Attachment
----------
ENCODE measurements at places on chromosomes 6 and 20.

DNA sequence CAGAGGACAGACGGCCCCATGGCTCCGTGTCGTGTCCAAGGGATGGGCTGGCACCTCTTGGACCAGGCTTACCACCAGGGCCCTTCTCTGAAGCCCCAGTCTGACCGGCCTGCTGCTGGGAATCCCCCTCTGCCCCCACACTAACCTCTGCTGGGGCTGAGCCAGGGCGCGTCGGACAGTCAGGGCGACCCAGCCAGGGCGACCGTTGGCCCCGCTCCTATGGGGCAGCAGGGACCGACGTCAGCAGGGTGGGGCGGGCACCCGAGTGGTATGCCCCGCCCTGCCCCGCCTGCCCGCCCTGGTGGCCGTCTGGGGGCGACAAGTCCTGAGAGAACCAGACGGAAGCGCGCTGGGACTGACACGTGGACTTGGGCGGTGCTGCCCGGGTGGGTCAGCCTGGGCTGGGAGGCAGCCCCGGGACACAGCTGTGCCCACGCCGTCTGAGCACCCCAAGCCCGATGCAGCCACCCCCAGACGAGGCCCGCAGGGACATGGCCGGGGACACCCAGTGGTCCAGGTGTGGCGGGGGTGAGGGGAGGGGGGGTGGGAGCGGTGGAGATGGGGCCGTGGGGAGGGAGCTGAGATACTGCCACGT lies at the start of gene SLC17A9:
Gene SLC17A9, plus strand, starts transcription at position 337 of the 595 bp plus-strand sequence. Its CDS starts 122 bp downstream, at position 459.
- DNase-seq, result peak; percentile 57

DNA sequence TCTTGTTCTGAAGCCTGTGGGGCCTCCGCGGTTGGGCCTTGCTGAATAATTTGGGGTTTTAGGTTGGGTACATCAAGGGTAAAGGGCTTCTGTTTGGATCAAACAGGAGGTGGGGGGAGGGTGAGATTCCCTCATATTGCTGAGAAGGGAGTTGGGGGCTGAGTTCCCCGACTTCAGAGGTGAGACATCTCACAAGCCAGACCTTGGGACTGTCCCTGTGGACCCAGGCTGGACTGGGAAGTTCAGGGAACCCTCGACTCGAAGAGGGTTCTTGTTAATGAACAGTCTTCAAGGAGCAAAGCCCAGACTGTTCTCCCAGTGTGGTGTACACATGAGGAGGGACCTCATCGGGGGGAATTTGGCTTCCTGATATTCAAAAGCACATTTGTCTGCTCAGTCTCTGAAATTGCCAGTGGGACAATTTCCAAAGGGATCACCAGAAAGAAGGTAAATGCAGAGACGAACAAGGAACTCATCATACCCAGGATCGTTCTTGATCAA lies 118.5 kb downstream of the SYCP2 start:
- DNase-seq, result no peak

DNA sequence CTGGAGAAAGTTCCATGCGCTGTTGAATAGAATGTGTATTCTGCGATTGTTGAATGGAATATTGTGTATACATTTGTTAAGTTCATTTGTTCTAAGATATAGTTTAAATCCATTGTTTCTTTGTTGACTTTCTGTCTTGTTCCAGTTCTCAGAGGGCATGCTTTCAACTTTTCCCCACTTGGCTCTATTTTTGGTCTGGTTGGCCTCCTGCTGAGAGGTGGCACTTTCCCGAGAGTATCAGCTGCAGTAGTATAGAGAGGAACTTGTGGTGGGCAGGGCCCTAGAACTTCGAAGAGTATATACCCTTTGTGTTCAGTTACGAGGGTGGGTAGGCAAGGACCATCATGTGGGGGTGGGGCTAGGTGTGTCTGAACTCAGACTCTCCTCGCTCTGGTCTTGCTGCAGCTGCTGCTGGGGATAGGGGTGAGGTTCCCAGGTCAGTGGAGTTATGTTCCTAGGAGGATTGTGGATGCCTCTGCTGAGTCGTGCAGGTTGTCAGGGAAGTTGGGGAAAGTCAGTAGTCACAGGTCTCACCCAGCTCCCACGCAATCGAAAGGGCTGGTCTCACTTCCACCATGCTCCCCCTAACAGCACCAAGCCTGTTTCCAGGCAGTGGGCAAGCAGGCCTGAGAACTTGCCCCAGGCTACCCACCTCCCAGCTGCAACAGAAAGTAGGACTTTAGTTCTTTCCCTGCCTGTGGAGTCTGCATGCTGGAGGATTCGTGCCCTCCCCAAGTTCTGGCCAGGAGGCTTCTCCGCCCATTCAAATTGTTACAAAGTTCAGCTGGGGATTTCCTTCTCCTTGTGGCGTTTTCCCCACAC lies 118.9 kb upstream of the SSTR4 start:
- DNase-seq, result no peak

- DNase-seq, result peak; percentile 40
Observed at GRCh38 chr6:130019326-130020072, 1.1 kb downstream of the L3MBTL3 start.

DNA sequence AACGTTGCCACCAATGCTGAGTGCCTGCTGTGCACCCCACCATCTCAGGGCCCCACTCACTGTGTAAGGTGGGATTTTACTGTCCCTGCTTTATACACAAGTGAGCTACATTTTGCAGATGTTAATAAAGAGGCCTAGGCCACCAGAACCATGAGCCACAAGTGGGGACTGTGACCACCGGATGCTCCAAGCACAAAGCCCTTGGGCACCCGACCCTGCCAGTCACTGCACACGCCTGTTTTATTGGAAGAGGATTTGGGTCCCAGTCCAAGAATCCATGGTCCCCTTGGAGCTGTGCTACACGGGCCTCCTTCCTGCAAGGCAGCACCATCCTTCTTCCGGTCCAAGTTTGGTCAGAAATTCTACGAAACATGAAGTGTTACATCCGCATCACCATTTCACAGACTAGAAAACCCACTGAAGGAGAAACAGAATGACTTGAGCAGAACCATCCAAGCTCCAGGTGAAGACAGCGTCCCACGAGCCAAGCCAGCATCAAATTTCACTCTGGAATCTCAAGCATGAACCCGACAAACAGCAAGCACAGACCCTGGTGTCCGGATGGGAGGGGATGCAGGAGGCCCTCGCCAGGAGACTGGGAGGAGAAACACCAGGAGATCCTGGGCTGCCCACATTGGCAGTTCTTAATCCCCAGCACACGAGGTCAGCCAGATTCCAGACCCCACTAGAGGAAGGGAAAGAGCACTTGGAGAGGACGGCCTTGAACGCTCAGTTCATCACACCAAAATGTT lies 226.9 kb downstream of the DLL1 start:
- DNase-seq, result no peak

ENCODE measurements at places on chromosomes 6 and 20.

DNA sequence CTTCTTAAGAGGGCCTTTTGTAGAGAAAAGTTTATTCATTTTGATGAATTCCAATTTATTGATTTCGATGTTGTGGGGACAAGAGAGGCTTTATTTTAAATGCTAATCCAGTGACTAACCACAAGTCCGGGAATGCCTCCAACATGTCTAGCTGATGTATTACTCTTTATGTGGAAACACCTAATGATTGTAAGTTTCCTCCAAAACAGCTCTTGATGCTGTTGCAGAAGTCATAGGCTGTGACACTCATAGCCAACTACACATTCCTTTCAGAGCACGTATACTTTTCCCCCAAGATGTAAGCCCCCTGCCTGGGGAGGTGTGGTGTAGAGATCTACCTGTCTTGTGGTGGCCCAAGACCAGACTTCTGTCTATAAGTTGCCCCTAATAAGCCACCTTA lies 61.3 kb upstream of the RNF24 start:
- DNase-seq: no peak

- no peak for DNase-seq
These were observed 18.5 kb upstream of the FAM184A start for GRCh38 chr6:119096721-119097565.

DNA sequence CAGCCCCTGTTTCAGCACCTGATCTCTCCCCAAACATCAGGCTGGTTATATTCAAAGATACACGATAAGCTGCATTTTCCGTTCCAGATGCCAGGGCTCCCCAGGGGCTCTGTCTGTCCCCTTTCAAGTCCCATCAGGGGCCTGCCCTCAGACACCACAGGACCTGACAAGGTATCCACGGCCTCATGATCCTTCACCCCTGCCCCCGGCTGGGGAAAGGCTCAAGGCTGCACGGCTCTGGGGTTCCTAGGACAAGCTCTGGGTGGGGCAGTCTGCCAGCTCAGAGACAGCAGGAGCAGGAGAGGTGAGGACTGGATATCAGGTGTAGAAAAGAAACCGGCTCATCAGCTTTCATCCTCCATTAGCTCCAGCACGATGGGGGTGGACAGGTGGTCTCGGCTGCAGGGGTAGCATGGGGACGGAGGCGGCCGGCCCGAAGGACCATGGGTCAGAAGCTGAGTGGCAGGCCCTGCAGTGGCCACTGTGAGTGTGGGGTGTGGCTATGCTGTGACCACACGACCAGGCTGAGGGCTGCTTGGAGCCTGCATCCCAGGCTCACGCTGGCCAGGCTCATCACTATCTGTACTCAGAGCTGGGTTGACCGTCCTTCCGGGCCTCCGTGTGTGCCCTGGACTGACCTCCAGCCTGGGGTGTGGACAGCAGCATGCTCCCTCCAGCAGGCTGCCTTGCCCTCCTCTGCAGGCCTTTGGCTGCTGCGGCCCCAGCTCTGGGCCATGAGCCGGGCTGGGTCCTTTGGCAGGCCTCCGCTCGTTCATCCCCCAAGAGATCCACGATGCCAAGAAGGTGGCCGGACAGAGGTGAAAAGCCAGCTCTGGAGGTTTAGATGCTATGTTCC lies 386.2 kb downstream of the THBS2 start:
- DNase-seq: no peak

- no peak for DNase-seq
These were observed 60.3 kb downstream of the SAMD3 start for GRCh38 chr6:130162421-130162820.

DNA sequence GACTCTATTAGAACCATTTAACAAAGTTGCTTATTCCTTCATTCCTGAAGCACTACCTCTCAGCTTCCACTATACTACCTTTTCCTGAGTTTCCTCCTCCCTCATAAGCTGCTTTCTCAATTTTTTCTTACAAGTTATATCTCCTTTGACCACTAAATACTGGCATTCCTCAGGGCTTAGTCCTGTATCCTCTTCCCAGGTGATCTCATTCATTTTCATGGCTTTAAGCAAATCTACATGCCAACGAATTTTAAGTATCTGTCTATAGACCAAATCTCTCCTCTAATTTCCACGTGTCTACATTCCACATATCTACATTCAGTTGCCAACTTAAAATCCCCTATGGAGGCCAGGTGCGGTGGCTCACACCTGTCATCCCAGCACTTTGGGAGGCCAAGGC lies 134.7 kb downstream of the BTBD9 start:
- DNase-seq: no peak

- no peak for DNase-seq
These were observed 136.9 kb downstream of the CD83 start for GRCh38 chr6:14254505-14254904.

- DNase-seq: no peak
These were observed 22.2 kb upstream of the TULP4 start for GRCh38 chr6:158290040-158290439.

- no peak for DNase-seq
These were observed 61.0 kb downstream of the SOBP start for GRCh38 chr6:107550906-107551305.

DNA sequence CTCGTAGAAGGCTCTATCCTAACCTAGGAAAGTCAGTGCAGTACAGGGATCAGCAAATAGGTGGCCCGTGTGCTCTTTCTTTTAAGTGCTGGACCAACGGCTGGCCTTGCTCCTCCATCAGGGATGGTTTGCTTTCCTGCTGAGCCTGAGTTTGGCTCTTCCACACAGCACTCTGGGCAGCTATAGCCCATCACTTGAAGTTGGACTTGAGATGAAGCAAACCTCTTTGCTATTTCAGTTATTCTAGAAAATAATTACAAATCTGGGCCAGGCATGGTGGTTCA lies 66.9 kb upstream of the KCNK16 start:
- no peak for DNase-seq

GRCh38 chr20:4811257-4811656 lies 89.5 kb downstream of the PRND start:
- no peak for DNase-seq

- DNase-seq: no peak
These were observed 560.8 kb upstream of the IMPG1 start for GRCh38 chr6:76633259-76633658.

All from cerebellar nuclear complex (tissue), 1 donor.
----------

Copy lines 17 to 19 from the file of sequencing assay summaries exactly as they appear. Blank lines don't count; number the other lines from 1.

These were observed 18.5 kb upstream of the FAM184A start for GRCh38 chr6:119096721-119097565.

DNA sequence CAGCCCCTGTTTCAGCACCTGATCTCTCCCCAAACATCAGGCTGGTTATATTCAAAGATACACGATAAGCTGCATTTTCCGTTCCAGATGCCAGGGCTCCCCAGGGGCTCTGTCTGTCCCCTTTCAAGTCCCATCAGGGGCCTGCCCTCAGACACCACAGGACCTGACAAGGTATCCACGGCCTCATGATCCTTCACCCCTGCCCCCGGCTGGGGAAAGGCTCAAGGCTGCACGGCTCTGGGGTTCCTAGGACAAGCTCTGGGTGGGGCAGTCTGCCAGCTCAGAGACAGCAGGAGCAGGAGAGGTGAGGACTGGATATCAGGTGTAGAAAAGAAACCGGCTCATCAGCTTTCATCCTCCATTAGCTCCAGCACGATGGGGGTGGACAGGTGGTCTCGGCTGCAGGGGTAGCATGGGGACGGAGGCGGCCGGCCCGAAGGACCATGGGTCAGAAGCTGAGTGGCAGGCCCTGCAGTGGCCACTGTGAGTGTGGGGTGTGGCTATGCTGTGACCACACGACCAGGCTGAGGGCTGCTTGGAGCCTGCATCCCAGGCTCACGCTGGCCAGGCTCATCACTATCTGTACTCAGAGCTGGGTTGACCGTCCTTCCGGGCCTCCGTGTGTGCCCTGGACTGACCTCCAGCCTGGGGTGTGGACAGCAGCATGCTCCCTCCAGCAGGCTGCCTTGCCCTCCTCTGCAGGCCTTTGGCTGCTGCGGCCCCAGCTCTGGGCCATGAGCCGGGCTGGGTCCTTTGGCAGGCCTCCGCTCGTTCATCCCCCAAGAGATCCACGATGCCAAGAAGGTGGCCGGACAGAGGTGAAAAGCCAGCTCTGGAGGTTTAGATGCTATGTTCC lies 386.2 kb downstream of the THBS2 start:
- DNase-seq: no peak